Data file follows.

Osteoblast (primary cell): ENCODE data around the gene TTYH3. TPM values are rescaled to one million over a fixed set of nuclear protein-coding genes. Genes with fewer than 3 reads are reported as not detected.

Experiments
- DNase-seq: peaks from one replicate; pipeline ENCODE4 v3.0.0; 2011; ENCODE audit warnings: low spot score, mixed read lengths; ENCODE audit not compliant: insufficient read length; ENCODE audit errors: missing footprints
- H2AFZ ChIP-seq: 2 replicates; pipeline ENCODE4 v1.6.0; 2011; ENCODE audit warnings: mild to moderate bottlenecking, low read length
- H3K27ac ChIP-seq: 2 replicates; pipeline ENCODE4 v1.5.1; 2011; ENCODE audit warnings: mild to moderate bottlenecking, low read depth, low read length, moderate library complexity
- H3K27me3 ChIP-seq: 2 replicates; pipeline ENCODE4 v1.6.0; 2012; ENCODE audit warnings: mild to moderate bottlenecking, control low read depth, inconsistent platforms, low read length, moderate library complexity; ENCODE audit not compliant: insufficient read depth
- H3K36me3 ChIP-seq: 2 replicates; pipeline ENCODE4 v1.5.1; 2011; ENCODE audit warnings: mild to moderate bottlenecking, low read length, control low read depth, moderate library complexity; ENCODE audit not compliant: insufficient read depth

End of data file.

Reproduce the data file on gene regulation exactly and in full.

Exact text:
Osteoblast (primary cell): ENCODE data around the gene TTYH3. TPM values are rescaled to one million over a fixed set of nuclear protein-coding genes. Genes with fewer than 3 reads are reported as not detected.

Experiments
- DNase-seq: peaks from one replicate; pipeline ENCODE4 v3.0.0; 2011; ENCODE audit warnings: low spot score, mixed read lengths; ENCODE audit not compliant: insufficient read length; ENCODE audit errors: missing footprints
- H2AFZ ChIP-seq: 2 replicates; pipeline ENCODE4 v1.6.0; 2011; ENCODE audit warnings: mild to moderate bottlenecking, low read length
- H3K27ac ChIP-seq: 2 replicates; pipeline ENCODE4 v1.5.1; 2011; ENCODE audit warnings: mild to moderate bottlenecking, low read depth, low read length, moderate library complexity
- H3K27me3 ChIP-seq: 2 replicates; pipeline ENCODE4 v1.6.0; 2012; ENCODE audit warnings: mild to moderate bottlenecking, control low read depth, inconsistent platforms, low read length, moderate library complexity; ENCODE audit not compliant: insufficient read depth
- H3K36me3 ChIP-seq: 2 replicates; pipeline ENCODE4 v1.5.1; 2011; ENCODE audit warnings: mild to moderate bottlenecking, low read length, control low read depth, moderate library complexity; ENCODE audit not compliant: insufficient read depth